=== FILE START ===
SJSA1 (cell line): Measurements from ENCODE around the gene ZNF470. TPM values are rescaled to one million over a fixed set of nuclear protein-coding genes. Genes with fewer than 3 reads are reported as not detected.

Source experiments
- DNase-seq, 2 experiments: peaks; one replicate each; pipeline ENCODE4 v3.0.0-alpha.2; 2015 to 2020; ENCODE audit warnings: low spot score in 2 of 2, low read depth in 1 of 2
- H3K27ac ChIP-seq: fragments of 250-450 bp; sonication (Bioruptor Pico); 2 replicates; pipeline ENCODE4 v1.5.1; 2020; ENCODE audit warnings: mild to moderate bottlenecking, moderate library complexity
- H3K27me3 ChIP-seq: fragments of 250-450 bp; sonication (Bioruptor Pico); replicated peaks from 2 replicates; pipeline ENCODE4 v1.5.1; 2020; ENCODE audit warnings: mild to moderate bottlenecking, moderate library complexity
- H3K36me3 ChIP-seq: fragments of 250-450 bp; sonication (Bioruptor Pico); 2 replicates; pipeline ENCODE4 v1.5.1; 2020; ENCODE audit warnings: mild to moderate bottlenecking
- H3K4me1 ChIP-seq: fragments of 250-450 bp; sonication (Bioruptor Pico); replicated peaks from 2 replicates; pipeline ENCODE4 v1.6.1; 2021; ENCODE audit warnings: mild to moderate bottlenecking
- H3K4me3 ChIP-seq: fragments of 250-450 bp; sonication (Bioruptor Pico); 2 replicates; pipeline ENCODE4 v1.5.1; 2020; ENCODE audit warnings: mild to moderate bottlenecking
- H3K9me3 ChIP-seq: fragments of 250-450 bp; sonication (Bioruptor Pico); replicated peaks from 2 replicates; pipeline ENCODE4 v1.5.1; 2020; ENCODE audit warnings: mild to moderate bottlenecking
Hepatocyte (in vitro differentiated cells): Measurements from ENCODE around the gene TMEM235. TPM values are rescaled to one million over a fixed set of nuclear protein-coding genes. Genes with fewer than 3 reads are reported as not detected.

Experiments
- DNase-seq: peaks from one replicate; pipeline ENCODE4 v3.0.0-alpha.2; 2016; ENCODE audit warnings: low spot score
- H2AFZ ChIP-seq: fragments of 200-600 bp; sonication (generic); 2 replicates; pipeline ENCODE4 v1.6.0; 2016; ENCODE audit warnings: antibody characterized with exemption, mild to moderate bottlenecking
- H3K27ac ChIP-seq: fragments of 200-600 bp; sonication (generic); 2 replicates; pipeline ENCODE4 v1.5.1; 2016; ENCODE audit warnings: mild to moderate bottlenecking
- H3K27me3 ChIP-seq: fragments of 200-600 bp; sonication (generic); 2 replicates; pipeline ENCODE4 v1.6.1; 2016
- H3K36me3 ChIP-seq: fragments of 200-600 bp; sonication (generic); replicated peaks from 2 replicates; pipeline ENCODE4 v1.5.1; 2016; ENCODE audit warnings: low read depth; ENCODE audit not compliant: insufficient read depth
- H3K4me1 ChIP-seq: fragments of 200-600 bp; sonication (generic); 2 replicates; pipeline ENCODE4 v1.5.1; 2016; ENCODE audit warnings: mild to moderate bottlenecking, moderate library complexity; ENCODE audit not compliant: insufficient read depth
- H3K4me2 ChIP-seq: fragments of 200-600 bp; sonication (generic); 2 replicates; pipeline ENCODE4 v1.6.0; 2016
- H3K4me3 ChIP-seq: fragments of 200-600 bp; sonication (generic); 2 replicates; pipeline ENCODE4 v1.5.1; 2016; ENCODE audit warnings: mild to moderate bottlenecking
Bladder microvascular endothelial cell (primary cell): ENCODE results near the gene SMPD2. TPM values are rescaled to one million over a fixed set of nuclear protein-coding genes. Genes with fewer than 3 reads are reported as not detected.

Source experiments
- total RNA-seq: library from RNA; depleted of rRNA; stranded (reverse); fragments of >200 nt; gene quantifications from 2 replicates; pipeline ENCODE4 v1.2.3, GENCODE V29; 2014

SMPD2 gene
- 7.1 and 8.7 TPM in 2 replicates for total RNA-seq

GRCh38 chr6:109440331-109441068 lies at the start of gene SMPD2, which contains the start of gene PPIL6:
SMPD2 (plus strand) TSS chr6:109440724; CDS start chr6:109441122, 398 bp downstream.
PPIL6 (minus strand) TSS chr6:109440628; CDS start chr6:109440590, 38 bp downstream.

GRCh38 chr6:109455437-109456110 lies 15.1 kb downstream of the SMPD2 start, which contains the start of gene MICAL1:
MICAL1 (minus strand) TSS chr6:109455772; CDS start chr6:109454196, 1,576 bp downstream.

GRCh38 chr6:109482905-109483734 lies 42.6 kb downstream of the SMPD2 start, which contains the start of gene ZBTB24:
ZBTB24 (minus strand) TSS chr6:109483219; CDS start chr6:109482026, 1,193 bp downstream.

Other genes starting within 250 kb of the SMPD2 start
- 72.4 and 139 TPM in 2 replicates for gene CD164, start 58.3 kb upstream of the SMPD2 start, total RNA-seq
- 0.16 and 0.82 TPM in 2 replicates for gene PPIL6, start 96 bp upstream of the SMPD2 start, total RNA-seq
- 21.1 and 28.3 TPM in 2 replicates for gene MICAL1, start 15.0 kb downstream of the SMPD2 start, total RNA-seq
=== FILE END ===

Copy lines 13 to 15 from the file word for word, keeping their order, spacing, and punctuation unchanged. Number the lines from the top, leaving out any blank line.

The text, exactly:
- H2AFZ ChIP-seq: fragments of 200-600 bp; sonication (generic); 2 replicates; pipeline ENCODE4 v1.6.0; 2016; ENCODE audit warnings: antibody characterized with exemption, mild to moderate bottlenecking
- H3K27ac ChIP-seq: fragments of 200-600 bp; sonication (generic); 2 replicates; pipeline ENCODE4 v1.5.1; 2016; ENCODE audit warnings: mild to moderate bottlenecking
- H3K27me3 ChIP-seq: fragments of 200-600 bp; sonication (generic); 2 replicates; pipeline ENCODE4 v1.6.1; 2016